1) Straight up TP, hypotenuse of the triangle times 2 (hypotenuse = radius, TP = diameter, so doubled). If all 3 axis are reported, then it is the formula for the radius of a sphere times 2
2) PERP-TO-CL turned on is a little more 'advanced' as in Pcdmis basically 'levels' to the nominal centerline axis and reports the hypotenuse and doubles it.
3) Xact measure with datums(M), no way to tell you since this is WAY up there on the math skill pyramid, as there is datum shift, which you pretty much can't do by hand with a pencil & paper
4) Xact measure without datums(M), should be the same as 1 or 2
sigpic
Originally posted by AndersI
I've got one from September 2006 (bug ticket) which has finally been fixed in 2013.
1) Straight up TP, hypotenuse of the triangle times 2 (hypotenuse = radius, TP = diameter, so doubled). If all 3 axis are reported, then it is the formula for the radius of a sphere times 2
...
For 3 axis is exactly the same as for 2 axis, except that under the square root are the sum of the square of 3 axis deviations instead of 2.
"This is my word... and as such is beyond contestation."
Which is the formula for the radius of a sphere.......
In common parlance, that is not true. If you look up the radius of a sphere, you will not directly find that as an equation. You have to derive it from the equation for a cartesian sphere with a known center (Xsub0, Yxub0, Zsub0) and a known radius, R.
If someone were to Google the radius of a sphere, the equation they are most likely to find is the derivation from the volume of a sphere, which includes pi.
FWIW, I wasn't correcting you, I was expanding on what you said for clarity, for the above reason.
"This is my word... and as such is beyond contestation."
In common parlance, that is not true. If you look up the radius of a sphere, you will not directly find that as an equation. You have to derive it from the equation for a cartesian sphere with a known center (Xsub0, Yxub0, Zsub0) and a known radius, R.
If someone were to Google the radius of a sphere, the equation they are most likely to find is the derivation from the volume of a sphere, which includes pi.
FWIW, I wasn't correcting you, I was expanding on what you said for clarity, for the above reason.
There are many formulas for the radius of a sphere (or a circle) and they are all derived from some other formula. In this case it is a sphere with a known center and a point on its surface.
Therefor, the most basic equation used by PC-DMIS to calculate POSITION (and many other things like T-value) is Pythagorean theorem:
a^2+b^2=c^2.
Ken,
you should tell your engineer that PC-DMIS calculates POSITION the way that the ASME Y14.5 explains it. As he is an engineer, he should know the standard well.
In common parlance, that is not true. If you look up the radius of a sphere, you will not directly find that as an equation. You have to derive it from the equation for a cartesian sphere with a known center (Xsub0, Yxub0, Zsub0) and a known radius, R.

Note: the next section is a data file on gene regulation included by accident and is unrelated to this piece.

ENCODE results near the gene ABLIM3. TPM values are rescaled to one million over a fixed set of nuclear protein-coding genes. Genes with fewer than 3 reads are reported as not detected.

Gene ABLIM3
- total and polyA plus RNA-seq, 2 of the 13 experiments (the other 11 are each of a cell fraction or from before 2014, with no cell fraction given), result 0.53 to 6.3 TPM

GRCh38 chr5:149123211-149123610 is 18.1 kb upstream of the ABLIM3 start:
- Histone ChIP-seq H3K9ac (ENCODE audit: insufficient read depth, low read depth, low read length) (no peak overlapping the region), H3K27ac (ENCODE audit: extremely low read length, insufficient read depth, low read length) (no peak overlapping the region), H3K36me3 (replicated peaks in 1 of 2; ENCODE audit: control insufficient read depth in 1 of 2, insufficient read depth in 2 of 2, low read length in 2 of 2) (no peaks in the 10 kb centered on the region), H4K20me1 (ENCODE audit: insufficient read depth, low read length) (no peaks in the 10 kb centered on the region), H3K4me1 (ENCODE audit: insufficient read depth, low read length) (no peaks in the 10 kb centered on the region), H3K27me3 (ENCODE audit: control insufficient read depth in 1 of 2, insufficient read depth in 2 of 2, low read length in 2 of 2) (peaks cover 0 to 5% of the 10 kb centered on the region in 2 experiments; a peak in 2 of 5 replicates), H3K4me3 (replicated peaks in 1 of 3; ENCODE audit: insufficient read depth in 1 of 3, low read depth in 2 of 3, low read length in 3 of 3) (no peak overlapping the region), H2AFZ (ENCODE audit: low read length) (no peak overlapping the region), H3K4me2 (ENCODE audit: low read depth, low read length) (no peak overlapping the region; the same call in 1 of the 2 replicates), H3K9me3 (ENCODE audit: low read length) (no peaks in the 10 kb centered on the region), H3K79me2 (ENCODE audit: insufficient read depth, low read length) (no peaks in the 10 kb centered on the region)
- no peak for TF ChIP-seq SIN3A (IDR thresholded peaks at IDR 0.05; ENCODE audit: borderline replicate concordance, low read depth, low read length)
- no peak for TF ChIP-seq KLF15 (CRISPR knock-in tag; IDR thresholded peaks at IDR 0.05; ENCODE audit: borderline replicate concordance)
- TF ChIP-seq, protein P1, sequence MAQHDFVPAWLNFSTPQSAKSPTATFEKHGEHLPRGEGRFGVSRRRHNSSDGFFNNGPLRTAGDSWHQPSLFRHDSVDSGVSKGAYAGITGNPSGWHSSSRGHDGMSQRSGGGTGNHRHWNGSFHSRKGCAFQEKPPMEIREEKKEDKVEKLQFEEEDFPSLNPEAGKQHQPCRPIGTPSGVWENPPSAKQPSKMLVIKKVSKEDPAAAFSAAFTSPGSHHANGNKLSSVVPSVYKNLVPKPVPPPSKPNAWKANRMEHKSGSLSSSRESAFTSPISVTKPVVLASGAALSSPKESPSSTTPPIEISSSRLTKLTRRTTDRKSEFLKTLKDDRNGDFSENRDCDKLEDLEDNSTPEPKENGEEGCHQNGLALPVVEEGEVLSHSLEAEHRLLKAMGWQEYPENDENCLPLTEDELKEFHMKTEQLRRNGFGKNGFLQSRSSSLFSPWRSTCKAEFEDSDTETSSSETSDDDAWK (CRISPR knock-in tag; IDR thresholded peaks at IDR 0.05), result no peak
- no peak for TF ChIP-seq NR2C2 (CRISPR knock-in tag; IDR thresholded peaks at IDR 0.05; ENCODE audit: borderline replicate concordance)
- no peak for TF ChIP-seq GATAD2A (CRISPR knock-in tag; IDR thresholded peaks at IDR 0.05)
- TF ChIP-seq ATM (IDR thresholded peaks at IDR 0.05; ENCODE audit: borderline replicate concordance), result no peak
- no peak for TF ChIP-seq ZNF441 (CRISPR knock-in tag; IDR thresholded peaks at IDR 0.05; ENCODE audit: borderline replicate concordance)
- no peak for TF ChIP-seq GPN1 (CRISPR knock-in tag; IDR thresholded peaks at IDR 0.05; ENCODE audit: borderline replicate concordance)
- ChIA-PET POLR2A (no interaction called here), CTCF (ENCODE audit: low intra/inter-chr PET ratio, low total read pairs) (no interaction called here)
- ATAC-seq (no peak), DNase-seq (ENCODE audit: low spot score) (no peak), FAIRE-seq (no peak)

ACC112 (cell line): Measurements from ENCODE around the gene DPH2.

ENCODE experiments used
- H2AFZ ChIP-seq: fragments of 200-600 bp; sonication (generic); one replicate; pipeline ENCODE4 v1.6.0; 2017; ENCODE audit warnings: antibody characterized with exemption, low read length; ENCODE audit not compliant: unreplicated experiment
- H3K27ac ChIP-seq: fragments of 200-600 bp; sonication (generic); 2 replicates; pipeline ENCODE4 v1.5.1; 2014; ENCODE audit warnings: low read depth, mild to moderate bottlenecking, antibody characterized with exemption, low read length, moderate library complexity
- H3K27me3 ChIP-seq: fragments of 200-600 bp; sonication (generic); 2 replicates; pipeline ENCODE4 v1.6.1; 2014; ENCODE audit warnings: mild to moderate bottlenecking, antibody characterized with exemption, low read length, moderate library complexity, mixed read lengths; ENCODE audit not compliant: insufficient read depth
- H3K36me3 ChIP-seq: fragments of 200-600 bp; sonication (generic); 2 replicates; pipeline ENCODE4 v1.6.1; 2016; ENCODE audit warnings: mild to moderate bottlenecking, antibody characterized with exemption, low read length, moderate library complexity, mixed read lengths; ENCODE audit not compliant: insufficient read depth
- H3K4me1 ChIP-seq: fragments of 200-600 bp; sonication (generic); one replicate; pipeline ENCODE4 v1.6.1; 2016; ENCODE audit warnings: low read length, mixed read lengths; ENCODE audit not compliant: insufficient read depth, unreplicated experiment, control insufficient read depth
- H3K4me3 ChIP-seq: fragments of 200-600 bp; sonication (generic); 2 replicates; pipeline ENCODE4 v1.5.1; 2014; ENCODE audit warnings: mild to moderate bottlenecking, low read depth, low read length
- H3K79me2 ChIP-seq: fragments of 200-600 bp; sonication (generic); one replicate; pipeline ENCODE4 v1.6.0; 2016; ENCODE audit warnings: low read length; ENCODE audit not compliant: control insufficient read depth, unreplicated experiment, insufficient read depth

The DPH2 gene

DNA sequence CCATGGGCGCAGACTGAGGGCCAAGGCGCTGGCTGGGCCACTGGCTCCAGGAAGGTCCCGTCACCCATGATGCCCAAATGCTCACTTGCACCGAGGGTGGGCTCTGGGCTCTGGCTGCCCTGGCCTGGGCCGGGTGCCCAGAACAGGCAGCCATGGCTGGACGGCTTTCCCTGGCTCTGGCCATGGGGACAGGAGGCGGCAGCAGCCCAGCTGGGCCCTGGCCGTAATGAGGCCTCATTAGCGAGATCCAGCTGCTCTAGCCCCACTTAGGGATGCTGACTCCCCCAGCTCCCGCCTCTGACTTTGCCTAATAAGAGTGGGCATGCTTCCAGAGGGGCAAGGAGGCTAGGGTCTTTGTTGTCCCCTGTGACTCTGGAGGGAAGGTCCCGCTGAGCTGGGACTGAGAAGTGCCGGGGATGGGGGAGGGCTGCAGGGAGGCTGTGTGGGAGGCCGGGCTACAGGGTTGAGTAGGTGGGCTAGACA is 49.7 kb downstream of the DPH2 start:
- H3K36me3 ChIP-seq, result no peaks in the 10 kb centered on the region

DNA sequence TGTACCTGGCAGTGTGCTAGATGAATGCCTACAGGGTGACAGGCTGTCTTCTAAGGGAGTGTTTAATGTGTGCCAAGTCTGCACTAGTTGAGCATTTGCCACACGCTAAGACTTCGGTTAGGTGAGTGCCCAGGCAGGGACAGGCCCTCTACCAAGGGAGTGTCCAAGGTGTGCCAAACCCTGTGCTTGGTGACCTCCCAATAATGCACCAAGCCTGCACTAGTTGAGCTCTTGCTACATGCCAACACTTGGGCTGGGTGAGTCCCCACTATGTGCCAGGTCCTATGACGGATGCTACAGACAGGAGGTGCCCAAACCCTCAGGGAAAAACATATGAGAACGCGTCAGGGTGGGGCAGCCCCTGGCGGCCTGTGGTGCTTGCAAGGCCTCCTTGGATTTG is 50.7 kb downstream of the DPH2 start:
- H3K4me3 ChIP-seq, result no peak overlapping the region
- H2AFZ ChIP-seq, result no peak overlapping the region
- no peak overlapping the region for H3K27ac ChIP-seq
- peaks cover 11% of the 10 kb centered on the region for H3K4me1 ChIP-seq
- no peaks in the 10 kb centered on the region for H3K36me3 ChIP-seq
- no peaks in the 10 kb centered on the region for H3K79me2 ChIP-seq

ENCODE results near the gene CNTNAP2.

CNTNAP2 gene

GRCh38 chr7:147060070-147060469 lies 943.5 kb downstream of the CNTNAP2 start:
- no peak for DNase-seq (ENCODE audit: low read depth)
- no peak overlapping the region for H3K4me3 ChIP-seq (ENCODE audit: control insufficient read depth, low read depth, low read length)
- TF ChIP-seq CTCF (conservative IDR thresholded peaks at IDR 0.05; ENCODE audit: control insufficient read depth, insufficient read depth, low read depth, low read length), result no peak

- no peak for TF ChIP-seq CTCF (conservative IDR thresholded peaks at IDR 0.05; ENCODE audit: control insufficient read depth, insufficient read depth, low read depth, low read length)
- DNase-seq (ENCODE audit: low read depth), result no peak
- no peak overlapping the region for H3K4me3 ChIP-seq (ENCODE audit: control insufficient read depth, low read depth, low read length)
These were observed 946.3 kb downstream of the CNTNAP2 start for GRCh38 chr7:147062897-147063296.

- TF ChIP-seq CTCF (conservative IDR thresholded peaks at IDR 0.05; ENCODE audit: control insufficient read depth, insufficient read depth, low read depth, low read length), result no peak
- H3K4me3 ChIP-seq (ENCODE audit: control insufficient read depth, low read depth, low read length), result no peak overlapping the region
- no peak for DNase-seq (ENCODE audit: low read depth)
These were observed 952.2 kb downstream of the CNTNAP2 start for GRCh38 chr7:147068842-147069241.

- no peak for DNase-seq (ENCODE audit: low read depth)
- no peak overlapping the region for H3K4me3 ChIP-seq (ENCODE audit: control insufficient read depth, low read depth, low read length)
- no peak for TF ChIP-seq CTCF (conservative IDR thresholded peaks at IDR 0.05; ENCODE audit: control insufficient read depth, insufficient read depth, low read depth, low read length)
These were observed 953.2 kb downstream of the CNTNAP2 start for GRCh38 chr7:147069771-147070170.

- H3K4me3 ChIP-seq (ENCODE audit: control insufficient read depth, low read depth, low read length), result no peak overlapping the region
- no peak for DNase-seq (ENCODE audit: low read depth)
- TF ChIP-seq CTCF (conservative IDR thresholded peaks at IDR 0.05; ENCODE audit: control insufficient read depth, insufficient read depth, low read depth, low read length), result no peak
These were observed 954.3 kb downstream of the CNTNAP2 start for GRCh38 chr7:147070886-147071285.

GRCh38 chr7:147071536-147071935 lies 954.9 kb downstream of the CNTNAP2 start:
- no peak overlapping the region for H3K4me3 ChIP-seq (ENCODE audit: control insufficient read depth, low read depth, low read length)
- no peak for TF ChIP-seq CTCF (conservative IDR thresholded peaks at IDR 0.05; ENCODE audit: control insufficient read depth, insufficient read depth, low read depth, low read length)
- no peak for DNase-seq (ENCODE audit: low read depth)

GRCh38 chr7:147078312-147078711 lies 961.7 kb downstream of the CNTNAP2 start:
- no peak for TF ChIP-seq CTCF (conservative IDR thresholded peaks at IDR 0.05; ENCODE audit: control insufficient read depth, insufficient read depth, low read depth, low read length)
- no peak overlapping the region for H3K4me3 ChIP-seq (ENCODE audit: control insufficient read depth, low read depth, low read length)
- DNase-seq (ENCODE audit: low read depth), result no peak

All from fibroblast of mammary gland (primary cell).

If someone were to Google the radius of a sphere, the equation they are most likely to find is the derivation from the volume of a sphere, which includes pi.
FWIW, I wasn't correcting you, I was expanding on what you said for clarity, for the above reason.
sqrt(Xdev^2+Ydev^2+Zdev^2)= radius of the sphere broken down to the very basics.
It matters not where the center of the sphere is (Xsub0, etc.), from the 'given' center of the sphere (nominal) when you have a point on the surface of the sphere (actual), and you know the difference (deviation) from that point to the center (theo), you can calculate the radius of the sphere with that formula.
sigpic
Originally posted by AndersI
I've got one from September 2006 (bug ticket) which has finally been fixed in 2013.
sqrt(Xdev^2+Ydev^2+Zdev^2)= radius of the sphere broken down to the very basics.
It matters not where the center of the sphere is (Xsub0, etc.), from the 'given' center of the sphere (nominal) when you have a point on the surface of the sphere (actual), and you know the difference (deviation) from that point to the center (theo), you can calculate the radius of the sphere with that formula.
It certainly does. How do you think you know the deviation? Xdev = Xactual - Xsub0. (Xsub0 is X subscript 0, or X naught)
Knowing this comes from knowing the XYZ nominal, which is the center of the deviation sphere. If you didn't know the nominal(aka center), you couldn't know the deviation. It is the same for TP or for 'T' values.
"This is my word... and as such is beyond contestation."
It certainly does. How do you think you know the deviation? Xdev = Xactual - Xsub0. (Xsub0 is X subscript 0, or X naught)
Knowing this comes from knowing the XYZ nominal, which is the center of the deviation sphere. If you didn't know the nominal(aka center), you couldn't know the deviation. It is the same for TP or for 'T' values.
What you won't find by Google searching is R=sqrt(Xdev^2+Ydev^2+Zdev^2).
Ok, I have read the post regarding this so called argument that my boss and I got into today. He told me that you cannot measure true position in 3 axis,...
I'm fairly new to PCD, but 18 years programming. I have a position callout (bi-lateral not diametric) of .001 to -A-. -A- is a cylinder, and the position...
Comment